A cigar guru rediscovers a once lost Peruvian leaf, and also creates a unique brand for a recently opened NJ lounge

by Luis Cortez

SMOKE AND SUDS
To those accustomed to pairing cigars with liquor whether rum, tequila, or brandy joining the smoking experience with craft beer might seem an unconventional move, but it can produce wonderful results. To me, a light or medium bodied cigar dancing with a Belgian ale, particularly (all you porter and stout aficionados, take note!), can result in unexpected sensations of honey and wonderfully amplify the earthy flavors of the leaf, and is one of the best ways to spend a summer afternoon I can think of. Duvel’s new Tripel Hop Citra an amazing modern take a classic ale and at a robust 9.5% alcohol is a personal favorite, with its hints of grapefruit, lemon, and pepper.

FRESH FLAVORS IN RAHWAY
Come addition to the local smoke scene in the wake of Smoker’s Den on Irving Street recently closing Rahway’s Sticks Cigars is a handsome expanse of uncluttered and guy friendly smoking lounge interior design (just across from the train station and in the heart of Union County), BYOB flexibility, a handsome deck with cool weather heaters, and a great deal of product expertise.

Fresh Flavors in Rahway

Sticks had been for some time in search of a smoke unique to the establishment, and approached Cortez Cigars this spring to see if I could help them develop a blend and a brand. By the middle of June, it had debuted. We made one size for them: a Toro Grande, with a 54 ring gauge and 6 1/2 inches in length, and it’s a very special experience. We used two varieties of Dominican fillers, along with Nicaraguan filler and a binder also from the Dominican Republic, topped by a Havana 2000 wrapper (one grown in Mexico, and very rare). It gives a perfect ash and medium strength, but with a big amount of taste, including roasted coffee notes and woody flavors.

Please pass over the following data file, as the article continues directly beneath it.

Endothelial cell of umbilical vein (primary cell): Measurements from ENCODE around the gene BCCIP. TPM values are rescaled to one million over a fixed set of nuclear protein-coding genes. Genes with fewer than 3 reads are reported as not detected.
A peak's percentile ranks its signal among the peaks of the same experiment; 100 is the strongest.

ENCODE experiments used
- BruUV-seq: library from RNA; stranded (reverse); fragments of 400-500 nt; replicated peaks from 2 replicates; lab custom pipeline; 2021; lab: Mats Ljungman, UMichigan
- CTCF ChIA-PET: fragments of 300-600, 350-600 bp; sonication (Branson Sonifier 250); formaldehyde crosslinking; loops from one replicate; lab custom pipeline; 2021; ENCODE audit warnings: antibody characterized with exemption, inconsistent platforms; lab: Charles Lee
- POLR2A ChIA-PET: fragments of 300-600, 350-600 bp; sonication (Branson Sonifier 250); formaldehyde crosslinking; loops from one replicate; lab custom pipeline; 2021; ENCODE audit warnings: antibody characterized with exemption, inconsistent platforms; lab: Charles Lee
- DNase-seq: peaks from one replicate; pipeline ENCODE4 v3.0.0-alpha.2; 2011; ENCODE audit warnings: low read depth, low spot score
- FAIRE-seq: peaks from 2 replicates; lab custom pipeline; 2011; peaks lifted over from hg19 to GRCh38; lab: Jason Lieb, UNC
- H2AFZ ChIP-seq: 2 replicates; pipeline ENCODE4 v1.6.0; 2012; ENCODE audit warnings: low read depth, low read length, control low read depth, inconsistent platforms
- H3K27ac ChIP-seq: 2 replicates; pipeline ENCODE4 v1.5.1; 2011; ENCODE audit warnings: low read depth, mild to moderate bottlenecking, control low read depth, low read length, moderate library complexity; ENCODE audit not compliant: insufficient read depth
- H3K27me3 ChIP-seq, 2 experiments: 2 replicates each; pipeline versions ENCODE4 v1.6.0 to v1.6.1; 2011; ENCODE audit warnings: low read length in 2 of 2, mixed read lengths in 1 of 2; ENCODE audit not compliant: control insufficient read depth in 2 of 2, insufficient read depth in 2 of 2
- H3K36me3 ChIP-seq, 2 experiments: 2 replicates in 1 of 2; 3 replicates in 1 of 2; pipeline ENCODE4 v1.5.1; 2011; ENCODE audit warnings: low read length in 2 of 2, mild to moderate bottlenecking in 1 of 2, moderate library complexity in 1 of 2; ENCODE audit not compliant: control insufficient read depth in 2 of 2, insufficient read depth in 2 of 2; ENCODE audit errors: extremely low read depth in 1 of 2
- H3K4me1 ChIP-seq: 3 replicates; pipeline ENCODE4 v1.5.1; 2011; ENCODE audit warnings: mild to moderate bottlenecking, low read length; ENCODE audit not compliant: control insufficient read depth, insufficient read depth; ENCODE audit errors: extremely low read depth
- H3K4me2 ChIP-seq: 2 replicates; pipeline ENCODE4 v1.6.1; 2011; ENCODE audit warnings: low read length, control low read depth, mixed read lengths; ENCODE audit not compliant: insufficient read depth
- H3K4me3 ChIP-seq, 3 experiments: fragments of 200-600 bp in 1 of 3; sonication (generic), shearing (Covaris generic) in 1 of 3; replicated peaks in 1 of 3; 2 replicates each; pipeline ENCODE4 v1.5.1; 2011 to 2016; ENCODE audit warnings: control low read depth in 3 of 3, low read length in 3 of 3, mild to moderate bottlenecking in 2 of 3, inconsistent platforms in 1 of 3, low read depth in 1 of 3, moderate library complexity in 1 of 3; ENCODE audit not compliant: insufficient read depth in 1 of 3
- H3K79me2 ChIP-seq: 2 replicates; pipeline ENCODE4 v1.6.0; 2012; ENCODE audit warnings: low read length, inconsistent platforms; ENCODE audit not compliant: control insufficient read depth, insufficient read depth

A PASSAGE TO PERU
There is only one grower of Peruvian tobacco whose product I would consider to be suitable for our cigar making: Tabacalera del Oriente, with its production facility and warehouse in Tarapoto, a city in the country’s northern San Martín region and jeweled by Amazonian cloud forest and jungle waterfalls. Seven years ago, I managed to get hold of three bales that allowed me to produce 10,000 cigars: a blend of this magic Peruvian filler, an Ecuadorian Havana wrapper, and a binder from Nicaragua. I dubbed it the Inca, and it sold out in three months.

Timepiece Spread

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Stunned by the success, I was hungry for more bales, but found they were not to be had. Large makers had snatched them up, and so I went on a personal explorational journey of a kind calling the distributor every month for seven years to inquire about availability, and eventually got hold of three more bales, from which I managed to produce a higher yield using a lower percentage of Peruvian leaf. They, too, sold out quickly, and I was determined not to be faced with the same problem again. So, in May, I traveled to Tarapoto to meet the grower family, and after one of the best farm and production facility touring experiences of my career, obtained enough tobacco to last us for years most pivotally used in a product I made in celebration of our business’s first decade of operation: the 10th Anniversary Cigar. (Properly stored, bales of tobacco can last a decade or longer, and, like wine, mature and amplify in flavor over time). Light in texture, with balanced strength and a diversity of tastes it gives flavor sensations of cocoa beans and roasted coffee, with many reporting that the experience is like smoking a chocolate. Eight years in the making I hope you enjoy it as much as I do. Feliz Aniversario! Cortez Cigars, 152 Main St., Eatontown / 732.389.0159 / cortezcigars.com

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